I’m Sorry, Ava, But I’m Having Issues Of My Own


As I write this post, I’m seriously considering going into the r-Pod to get another layer to drape over my shoulders.  The sun has just dipped below the tree-line at the far edge of the RV park.  When we arrived, about two hours ago, I was sweating and hot and in a mood most foul.  Now, it’s cooled enough to make me think about my light fleece hoodie.  It seems my lot in life is to know where my fleece garments are at all time.  I’m in the mid-south, for heaven’s sake, it’s supposed to be warm.  I don’t know.  Maybe I was having a “hot flash” this afternoon?  Men go through menopause just like women.  I’ve had “hot flashes” before, but they occurred in those brief moments when I would walk past a twenty-something female beach volleyball player on the boardwalk of Redondo Beach.

The real purpose of this blog, however, is not to dwell on my body issues.  I need to explain that sometime tomorrow, October 24th, sometime in the early afternoon, sometime after I locate a Starbucks and purchase a Cold Brew coffee, I will drive past Exit 95, on I-95 and not visit the Ava Gardner Museum.  Don’t misunderstand me, I am a huge fan of Miss Gardner.  I may be her biggest fan.  I simply love her iconic film roles that have made her an…icon.  I get shivers when I watch her standing at the doorway, asking Rhett Butler: “Rhett, Rhett…Rhett, if you go, where shall I go?  What shall I do?”  I feel a tingle of seduction when she leans against another doorway and ask Bogey: “You know how to whistle, don’t you?  You just put your lips together and blow.”

But the fee for a couple is $50.00!  Okay, $40.00 for seniors–but we were on a strict budget.

Don’t even mention the shower scene in Psycho.  Don’t even go there.  So, you see, I’m her favorite fan.  But, when you’re on the road and traveling hard like me, you have to keep your eyes on the final destination.  And, tomorrow, that would be Dillon, South Carolina.  We simply did not program into our schedule any actual stops to see stuff.

That’s for tourists.  We’re world-weary travelers.  I won’t say that we’ve seen everything, but we’ve seen pretty much of everything.

Having said all that, I need to tell you about a very disturbing and disorienting occurrence that happened to me after we left our camp site this morning.  We just filled up at the Shell station, ($1.93/gal), when I noticed that the gas gauge did not read FULL.  It registered only 3/4 of a tank.  Now, we weren’t in New Jersey so I pumped my own fuel.  I know I filled the tank–the excess gas even bubbled out of the fuel hole.  But it simply was not FULL.

I was irritated because it would mean another stop before I wanted to make it.

After a few miles, I glanced down at the gauge.  The needle was slowly, very slowly moving toward the FULL!  What was happening?  What did this mean?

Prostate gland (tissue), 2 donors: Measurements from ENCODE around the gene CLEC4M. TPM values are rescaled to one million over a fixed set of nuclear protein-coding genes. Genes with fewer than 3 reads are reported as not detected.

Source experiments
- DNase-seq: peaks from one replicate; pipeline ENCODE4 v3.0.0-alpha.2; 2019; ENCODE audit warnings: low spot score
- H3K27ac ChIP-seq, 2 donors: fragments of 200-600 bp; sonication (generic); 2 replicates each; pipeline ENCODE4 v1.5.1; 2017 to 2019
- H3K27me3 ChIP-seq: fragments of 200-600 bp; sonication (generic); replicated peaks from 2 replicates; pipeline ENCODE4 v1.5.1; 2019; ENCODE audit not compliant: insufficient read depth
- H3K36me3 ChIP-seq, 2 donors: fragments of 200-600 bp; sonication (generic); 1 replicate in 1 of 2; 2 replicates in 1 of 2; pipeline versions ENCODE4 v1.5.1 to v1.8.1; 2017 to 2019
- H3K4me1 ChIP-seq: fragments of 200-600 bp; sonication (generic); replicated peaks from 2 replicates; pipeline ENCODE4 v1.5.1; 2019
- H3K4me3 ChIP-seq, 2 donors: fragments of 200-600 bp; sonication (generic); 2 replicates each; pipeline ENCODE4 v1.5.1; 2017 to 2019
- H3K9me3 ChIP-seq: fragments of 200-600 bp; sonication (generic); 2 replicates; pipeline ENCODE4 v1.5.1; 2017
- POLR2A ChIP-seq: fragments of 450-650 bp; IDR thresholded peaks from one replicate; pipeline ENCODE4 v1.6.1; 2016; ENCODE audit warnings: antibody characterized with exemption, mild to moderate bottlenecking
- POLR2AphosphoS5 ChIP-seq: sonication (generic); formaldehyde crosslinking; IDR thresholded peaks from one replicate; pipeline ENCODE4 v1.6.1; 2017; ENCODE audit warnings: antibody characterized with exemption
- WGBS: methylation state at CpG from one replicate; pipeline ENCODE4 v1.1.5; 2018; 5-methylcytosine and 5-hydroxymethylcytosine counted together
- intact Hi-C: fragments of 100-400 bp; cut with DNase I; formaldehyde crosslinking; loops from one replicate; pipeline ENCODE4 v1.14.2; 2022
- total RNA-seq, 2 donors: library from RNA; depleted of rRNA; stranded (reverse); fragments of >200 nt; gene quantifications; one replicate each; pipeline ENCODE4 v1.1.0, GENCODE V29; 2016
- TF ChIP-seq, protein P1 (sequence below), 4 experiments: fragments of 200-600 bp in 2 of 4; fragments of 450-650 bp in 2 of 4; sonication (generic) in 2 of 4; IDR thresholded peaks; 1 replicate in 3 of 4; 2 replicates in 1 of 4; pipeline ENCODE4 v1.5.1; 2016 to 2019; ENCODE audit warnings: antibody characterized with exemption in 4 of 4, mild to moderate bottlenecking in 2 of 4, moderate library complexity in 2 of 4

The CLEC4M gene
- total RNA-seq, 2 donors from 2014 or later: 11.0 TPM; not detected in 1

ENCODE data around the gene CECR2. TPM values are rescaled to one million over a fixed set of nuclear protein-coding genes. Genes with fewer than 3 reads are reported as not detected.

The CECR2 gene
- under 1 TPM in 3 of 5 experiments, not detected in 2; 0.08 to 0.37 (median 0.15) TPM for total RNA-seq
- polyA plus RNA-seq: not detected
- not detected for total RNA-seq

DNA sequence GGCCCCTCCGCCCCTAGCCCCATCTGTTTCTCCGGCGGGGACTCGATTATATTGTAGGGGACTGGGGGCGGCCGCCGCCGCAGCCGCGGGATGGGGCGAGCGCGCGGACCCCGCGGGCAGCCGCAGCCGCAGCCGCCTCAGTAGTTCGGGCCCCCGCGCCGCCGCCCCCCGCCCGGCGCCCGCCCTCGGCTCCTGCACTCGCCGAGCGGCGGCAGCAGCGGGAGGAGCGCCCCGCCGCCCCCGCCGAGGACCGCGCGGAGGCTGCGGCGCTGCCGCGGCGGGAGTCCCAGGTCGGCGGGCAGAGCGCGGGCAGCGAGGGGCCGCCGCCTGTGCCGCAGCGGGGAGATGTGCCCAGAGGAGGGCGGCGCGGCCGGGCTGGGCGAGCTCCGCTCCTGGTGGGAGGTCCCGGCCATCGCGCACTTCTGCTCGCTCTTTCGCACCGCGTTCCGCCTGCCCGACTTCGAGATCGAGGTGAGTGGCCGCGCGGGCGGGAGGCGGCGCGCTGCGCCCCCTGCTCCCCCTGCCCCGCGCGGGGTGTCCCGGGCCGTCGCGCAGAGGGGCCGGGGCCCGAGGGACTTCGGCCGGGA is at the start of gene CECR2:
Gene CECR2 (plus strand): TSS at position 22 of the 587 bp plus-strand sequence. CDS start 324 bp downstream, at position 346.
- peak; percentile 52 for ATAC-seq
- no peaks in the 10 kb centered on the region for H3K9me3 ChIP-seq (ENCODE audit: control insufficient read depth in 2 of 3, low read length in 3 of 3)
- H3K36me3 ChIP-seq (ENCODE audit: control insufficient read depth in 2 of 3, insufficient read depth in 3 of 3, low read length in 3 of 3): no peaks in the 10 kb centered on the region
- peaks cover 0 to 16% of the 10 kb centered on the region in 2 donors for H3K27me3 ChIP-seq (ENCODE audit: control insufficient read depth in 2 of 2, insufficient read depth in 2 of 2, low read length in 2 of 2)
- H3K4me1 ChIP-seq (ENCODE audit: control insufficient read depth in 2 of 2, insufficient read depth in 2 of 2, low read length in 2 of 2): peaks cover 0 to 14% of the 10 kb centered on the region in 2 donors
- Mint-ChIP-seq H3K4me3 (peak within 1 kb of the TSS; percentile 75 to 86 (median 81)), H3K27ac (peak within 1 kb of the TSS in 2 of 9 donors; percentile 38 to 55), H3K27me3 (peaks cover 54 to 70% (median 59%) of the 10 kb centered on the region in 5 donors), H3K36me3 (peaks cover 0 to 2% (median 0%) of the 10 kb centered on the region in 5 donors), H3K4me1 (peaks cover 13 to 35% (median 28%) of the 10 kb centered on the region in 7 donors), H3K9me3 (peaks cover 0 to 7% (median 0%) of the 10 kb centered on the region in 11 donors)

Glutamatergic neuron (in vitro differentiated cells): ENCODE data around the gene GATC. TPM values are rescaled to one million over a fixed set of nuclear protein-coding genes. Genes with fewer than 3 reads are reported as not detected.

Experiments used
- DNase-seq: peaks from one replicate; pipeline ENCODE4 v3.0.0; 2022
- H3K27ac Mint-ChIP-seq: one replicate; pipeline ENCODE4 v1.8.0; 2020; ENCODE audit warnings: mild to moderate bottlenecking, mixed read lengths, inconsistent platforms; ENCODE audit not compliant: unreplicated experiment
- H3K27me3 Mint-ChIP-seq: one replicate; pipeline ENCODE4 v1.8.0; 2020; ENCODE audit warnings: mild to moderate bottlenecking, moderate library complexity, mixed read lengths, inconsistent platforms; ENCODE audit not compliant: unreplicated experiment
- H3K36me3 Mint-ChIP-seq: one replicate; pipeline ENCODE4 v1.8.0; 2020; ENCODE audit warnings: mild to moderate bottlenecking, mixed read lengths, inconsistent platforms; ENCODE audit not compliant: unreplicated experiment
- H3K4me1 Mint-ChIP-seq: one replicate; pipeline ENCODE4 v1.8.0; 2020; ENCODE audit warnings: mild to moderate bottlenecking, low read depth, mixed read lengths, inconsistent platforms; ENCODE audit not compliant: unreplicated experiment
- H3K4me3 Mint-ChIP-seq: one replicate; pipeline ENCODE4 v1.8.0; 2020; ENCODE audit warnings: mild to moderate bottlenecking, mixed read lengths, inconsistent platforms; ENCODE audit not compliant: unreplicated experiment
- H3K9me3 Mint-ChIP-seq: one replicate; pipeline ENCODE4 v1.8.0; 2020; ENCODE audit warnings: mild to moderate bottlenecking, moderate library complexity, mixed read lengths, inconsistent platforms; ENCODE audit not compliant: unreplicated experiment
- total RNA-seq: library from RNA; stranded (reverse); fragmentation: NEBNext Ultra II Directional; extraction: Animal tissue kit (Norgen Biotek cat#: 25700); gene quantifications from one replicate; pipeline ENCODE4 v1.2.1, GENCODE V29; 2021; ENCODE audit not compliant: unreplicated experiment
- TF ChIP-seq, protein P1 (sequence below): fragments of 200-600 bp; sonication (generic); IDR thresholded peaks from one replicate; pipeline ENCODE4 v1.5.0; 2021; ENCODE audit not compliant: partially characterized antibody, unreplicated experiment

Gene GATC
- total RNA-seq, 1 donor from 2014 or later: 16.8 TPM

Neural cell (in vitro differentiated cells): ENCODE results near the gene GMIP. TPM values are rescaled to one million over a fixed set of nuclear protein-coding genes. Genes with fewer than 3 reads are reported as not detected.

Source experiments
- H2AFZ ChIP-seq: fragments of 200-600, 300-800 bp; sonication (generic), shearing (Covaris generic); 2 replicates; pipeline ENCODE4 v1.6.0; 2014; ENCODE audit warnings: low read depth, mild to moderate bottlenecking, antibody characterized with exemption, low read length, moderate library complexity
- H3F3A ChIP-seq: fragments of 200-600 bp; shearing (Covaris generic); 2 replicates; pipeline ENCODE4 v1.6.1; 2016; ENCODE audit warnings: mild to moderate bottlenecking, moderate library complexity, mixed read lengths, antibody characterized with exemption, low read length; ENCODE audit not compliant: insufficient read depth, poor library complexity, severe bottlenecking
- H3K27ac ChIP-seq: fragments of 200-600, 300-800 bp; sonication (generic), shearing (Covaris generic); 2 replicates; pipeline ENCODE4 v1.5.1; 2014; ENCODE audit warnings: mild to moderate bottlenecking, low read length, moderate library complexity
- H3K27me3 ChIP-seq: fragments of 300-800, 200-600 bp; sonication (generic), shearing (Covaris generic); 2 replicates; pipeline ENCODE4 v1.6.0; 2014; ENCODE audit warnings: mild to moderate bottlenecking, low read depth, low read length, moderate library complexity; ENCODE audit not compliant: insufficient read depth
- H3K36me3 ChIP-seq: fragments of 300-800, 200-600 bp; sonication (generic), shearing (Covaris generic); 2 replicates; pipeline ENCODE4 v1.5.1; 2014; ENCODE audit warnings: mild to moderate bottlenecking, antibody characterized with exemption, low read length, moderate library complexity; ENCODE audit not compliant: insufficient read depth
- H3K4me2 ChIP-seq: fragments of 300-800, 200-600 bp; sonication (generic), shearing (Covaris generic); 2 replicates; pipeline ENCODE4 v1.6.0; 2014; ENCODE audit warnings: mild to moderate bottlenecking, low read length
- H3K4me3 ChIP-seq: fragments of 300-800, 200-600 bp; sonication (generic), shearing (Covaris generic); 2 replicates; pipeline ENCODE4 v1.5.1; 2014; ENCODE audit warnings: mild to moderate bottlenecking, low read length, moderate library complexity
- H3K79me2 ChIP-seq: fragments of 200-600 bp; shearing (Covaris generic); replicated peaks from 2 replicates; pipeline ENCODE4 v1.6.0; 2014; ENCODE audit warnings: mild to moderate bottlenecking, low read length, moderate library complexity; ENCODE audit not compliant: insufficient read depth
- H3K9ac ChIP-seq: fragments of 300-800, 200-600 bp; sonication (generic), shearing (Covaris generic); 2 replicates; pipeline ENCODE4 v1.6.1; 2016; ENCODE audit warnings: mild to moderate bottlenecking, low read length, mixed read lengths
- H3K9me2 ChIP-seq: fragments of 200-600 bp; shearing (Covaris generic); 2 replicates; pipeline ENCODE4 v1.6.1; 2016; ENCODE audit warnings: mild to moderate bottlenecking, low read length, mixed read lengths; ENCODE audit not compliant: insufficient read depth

It meant only one thing.  We weren’t using fuel while we were driving–we we’re gaining fuel!  We were using negative fuel.  The implications of this astounded me.  If this continued (and I had no reason to think it wouldn’t) then we would   not only not pay for gas, but we would be due some kind of rebate at the end of the trip.

I would come out ahead for once in my sad life.

All I can say is, it’s about time.

On second thought, perhaps we would be able to stop at the Ava Gardner Museum after all.


[Ave Gardner in the famous “white dress” subway scene from “The Seven-Year Itch”]


The Left Arm Sunburn

The highway is for gamblers, better use your sense.

–Bob Dylan “It’s All Over Now, Baby Blue”

Some things I want to remember.  Other things I would rather forget.  Right now, I’m remembering very clearly a certain morning twenty-five months ago when Mariam and I drove along Marin Blvd. in Jersey City.  We saw a sign for the NJ Turnpike so we made a left and headed west for a few miles.  The next sign was for I-95 North–we made the right turn and then, after a short distance, we turned left and drove west into the hills of New Jersey on I-80.  We were beginning our road trip to Orting, WA–my new grandson Elias was waiting to see me for the second time.  I wrote blogs about that trip.  Many of you read them and, hopefully, liked them.

That was then.  This is now.

This time we turned south on I-95.  We’re off to the sands of the Fort Myers beaches.  Our road trip has truly begun.  This time, however, I won’t be seeing the highlands of Jersey from my rear view mirror.  Instead, I’ll be driving due south with the morning sun hard on my left.  It’s time to dig around for the SPF.  I once got a bad sunburn on that arm.  These are the rules of the road that hard-traveling ramblers like me must keep in mind.